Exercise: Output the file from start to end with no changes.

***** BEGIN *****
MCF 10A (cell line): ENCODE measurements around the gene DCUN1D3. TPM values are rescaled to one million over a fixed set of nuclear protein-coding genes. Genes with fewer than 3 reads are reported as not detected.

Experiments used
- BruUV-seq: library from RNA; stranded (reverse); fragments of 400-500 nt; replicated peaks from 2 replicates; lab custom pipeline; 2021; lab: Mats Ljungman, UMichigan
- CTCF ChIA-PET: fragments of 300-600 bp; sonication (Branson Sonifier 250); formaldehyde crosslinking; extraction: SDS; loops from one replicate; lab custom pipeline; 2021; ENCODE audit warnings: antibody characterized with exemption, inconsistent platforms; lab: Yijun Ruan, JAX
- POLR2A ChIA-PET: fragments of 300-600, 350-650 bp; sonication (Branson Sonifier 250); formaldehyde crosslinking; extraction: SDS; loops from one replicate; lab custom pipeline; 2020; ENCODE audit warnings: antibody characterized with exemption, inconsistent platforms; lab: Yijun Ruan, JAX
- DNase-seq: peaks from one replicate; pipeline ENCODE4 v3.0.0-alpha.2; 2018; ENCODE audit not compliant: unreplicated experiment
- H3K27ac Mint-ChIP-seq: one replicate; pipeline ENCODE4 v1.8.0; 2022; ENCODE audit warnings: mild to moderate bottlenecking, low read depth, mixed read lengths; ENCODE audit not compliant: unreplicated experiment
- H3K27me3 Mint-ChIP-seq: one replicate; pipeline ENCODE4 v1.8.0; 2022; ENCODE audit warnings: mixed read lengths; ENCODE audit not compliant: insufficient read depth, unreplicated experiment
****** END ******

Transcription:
MCF 10A (cell line): ENCODE measurements around the gene DCUN1D3. TPM values are rescaled to one million over a fixed set of nuclear protein-coding genes. Genes with fewer than 3 reads are reported as not detected.

Experiments used
- BruUV-seq: library from RNA; stranded (reverse); fragments of 400-500 nt; replicated peaks from 2 replicates; lab custom pipeline; 2021; lab: Mats Ljungman, UMichigan
- CTCF ChIA-PET: fragments of 300-600 bp; sonication (Branson Sonifier 250); formaldehyde crosslinking; extraction: SDS; loops from one replicate; lab custom pipeline; 2021; ENCODE audit warnings: antibody characterized with exemption, inconsistent platforms; lab: Yijun Ruan, JAX
- POLR2A ChIA-PET: fragments of 300-600, 350-650 bp; sonication (Branson Sonifier 250); formaldehyde crosslinking; extraction: SDS; loops from one replicate; lab custom pipeline; 2020; ENCODE audit warnings: antibody characterized with exemption, inconsistent platforms; lab: Yijun Ruan, JAX
- DNase-seq: peaks from one replicate; pipeline ENCODE4 v3.0.0-alpha.2; 2018; ENCODE audit not compliant: unreplicated experiment
- H3K27ac Mint-ChIP-seq: one replicate; pipeline ENCODE4 v1.8.0; 2022; ENCODE audit warnings: mild to moderate bottlenecking, low read depth, mixed read lengths; ENCODE audit not compliant: unreplicated experiment
- H3K27me3 Mint-ChIP-seq: one replicate; pipeline ENCODE4 v1.8.0; 2022; ENCODE audit warnings: mixed read lengths; ENCODE audit not compliant: insufficient read depth, unreplicated experiment